Posted in Comedy, Television, TV variety, Ventriloquism & Puppetry, Women with tags , , , , , on January 17, 2015 by travsd
MJS Shari Lewis
Today is the birthday of Shari Lewis (Sonia Phyllis Hurwitz, 1933-1998). This influential puppeteer and ventriloquist was such a ubiquitous and comforting presence on tv when I was growing up that even now, 16 years after her death, it’s kind of hard to believe she’s not around anymore. Lewis first caught the show business bug from her father, an amateur magician, who taught her what he knew of his craft and encouraged her. She received her first serious instruction in ventriloquism from the pathbreaking African American performer John W. Cooper. In 1952 she won first prize on Arthur Godfrey’s Talent Scouts, which led to local television, which led finally to her first national children’s show in 1960. Thereafter she and her puppets (especially her famous sock puppet Lamb Chop) were beloved national figures. In addition to this, I think we can all agree that she was the most gorgeous ventriloquist in the history of mankind.
Lewis left an amazing legacy, not the least of which is one of my favorite living performers, “rock ‘n’ roll ventriloquist” Carla Rhodes. Carla was very generous in sharing her thoughts and memories of Lewis with us this morning:
shari 1
by Carla Rhodes
Shari has undoubtedly had the biggest influence on my life. I was introduced to her through my tv set when I was 8 years old in the early 90’s. I instantly connected with her and wanted to be part of her world. I was head over heels in love with her talent – and wanted to be just like her. Therefore, I taught myself to be a ventriloquist by watching her every day after school. Shari, Lamb Chop, Charlie Horse and Hush Puppy felt like my best friends! I quickly learned all of their voices and purchased puppet likenesses, so I could have lengthly conversations. Then I found out she’d had some form of a tv show for decades! There were tons of cool items to collect. Even a retired early puppet from the 1950s called Wing Ding!
I felt so connected to Shari I began writing her many letters detailing my budding ventriloquism talents, mundane school work and existence of a pre-teen in the South. Lo and behold, she started to write back! We were pen pals, and I eventually got to meet her numerous times. She was so lovely, warm and encouraging. The last time I saw her she insisted we have a chat alone and bent my ear about my future and show business. I’ll never forget that moment. She taught me at a very young age dreams CAN come true. She believed in me and said I had a real fire in my belly for the business. I cherish all of these memories with her and feel so lucky to be mentored.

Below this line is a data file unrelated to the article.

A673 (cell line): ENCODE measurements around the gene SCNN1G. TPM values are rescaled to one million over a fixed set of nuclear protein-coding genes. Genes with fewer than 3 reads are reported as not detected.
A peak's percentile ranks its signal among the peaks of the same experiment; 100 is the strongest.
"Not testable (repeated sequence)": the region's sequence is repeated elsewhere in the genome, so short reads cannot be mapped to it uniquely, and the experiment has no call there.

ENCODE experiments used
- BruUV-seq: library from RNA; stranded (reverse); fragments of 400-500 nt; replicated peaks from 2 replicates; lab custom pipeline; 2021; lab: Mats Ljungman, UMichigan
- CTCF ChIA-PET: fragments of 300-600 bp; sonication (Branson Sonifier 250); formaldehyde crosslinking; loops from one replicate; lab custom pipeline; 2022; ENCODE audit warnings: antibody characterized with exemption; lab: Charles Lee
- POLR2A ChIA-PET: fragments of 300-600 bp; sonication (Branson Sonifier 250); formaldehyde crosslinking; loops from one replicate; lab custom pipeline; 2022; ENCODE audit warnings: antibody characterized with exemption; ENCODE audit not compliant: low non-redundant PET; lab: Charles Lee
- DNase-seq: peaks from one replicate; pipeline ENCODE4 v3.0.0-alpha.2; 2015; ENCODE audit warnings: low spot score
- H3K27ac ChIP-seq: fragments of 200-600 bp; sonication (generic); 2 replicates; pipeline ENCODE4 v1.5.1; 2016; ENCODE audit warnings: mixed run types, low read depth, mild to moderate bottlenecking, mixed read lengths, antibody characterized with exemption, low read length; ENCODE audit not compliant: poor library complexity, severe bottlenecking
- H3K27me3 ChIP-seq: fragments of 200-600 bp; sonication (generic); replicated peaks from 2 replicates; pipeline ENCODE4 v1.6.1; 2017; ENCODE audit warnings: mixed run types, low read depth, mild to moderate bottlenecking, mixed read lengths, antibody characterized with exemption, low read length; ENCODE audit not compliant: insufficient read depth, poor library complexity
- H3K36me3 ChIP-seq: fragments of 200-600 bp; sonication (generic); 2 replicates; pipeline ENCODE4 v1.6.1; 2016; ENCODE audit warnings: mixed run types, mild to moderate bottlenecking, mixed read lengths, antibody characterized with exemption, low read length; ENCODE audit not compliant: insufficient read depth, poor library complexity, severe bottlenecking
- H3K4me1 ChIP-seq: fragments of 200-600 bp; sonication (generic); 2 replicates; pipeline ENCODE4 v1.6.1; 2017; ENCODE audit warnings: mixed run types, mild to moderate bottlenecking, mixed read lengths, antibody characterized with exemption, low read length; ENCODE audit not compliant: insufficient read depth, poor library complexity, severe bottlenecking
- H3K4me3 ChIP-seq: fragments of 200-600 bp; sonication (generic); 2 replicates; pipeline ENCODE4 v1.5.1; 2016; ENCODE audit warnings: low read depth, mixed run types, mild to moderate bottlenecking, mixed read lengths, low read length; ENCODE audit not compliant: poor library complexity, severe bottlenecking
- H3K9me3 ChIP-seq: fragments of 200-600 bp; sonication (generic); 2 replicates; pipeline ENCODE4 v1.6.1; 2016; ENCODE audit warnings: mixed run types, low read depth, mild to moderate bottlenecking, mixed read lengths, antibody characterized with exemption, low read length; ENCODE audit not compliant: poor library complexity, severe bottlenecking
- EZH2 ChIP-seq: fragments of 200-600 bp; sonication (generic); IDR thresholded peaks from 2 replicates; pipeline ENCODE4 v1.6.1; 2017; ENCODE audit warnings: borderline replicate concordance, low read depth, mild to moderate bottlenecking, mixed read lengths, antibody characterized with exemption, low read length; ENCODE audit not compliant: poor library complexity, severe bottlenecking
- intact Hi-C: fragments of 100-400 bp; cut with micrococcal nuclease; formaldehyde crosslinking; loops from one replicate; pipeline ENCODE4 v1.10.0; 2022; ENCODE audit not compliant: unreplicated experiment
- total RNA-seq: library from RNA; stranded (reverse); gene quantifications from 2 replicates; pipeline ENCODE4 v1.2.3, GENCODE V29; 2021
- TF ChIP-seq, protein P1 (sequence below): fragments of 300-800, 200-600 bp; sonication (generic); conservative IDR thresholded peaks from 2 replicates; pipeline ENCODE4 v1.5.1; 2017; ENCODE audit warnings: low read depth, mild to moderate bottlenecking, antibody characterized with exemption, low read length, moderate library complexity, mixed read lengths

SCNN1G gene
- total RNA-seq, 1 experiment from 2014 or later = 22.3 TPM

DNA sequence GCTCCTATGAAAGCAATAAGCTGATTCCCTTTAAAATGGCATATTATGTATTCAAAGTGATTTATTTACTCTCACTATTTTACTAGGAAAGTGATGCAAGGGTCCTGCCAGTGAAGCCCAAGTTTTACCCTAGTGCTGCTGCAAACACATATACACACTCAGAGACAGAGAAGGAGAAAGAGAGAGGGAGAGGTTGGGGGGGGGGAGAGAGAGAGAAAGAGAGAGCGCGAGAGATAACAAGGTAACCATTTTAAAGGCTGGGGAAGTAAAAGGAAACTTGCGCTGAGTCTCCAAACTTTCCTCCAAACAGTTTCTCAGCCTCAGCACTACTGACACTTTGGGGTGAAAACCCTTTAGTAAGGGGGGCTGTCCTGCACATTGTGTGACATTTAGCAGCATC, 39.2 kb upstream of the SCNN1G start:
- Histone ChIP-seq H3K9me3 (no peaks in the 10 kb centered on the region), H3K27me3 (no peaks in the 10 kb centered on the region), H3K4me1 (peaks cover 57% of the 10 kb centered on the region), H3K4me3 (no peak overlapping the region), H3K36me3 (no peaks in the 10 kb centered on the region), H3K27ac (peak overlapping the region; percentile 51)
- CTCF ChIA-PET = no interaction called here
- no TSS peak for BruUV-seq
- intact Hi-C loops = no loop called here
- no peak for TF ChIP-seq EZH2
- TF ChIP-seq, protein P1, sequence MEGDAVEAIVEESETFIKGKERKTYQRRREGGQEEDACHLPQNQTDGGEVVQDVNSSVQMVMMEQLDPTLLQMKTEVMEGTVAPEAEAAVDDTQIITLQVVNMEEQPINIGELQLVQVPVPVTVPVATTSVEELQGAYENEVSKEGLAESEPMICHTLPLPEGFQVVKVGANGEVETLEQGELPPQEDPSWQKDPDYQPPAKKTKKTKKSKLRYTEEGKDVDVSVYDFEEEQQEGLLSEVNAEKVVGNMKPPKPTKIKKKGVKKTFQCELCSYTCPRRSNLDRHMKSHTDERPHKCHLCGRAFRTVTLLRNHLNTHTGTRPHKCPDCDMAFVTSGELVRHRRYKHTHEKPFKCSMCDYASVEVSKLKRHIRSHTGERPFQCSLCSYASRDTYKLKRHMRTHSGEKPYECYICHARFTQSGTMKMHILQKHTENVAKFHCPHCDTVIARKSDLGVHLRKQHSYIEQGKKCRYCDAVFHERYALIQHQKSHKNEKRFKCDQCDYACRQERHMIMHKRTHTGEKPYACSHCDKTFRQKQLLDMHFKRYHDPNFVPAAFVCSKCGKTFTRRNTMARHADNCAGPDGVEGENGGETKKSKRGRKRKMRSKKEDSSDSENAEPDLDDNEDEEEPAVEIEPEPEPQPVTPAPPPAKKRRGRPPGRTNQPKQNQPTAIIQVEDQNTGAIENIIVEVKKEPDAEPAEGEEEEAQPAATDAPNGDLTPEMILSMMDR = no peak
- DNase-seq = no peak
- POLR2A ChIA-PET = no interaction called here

Today is her birthday and not a day goes by that I don’t think about her effect upon my life. She started performing as a young teen and worked so very hard. I feel she’s often overlooked in the world of show business when she should be adored… She could sing, dance, write books, conduct orchestras, had a TV record that stretched 5 decades, and do ventriloquism?! I certainly picked the best female role model to admire while growing up. What a strong, amazing woman!
As a ventriloquist, her influence strongly shows in my work. I feel like she broke boundaries with ventriloquism, and I like to think I am too. I dedicated my pilot “The Plight Of Cecil” ( to her and I’d think she’d be quite proud. Her daughter, Mallory Lewis executive produced the pilot, and I know Shari was looking down on us, grinning. Mallory also continues the life of Lamb Chop, and we should all be very grateful!
Happy Birthday Shari! I’ll never forget you or your massive artistic influence on myself and the world

More Creepy Ventriloquists: William Wood

Posted in Magicians/ Mind Readers/ Quick Change, PLUGS, Ventriloquism & Puppetry with tags , , , , , on October 24, 2014 by travsd


The current production the ventrilooquialcentric Dead End Dummy has prompted me to add to the ventriloquism section of Travalanche. We already have most of the best known ventriloquists of the classical show biz era represented (find them here),  but there is always more to add (although less will likely be known about them). Anyway, here is today’s installment…



William Wood (1862-1908) was an American ventriloquist and magician who began his career as an assistant to Harry Kellar. One of his most famous stunts (as depicted on these posters) was the spectacular levitation his wife Edna. By the last decade of his life he was considered one of America’s top ventriloquists.


While traveling on the Gulf of Mexico on tour, with his young daughter, a large sum of money and all his equipment including eight ventriloquist dummies he was lost at sea under mysterious circumstances. There was reported to have been a shipwreck, but (suspiciously) all of the crew survived, while Wood, his daughter and and their money ($20,000) all vanished. All that survived were four dummies, which washed ashore. They now reside at the Vent Haven Museum in Kentucky, where they are being preserved. Here is one of them:


These dummies were featured on a 2013 episode of Mysteries at the Museum on the Travel Channel.

But if you truly can’t get enough mysterious ventriloquism, please join us here!


10,000 Reasons to Visit Coney Island, CIUSA and “Dead End Dummy”

Posted in Amusement Parks, AMUSEMENTS, BROOKLYN, Coney Island, Contemporary Variety, Dime Museum and Side Show, Horror (Mostly Gothic), ME, My Shows, PLUGS with tags , , , , , on October 7, 2014 by travsd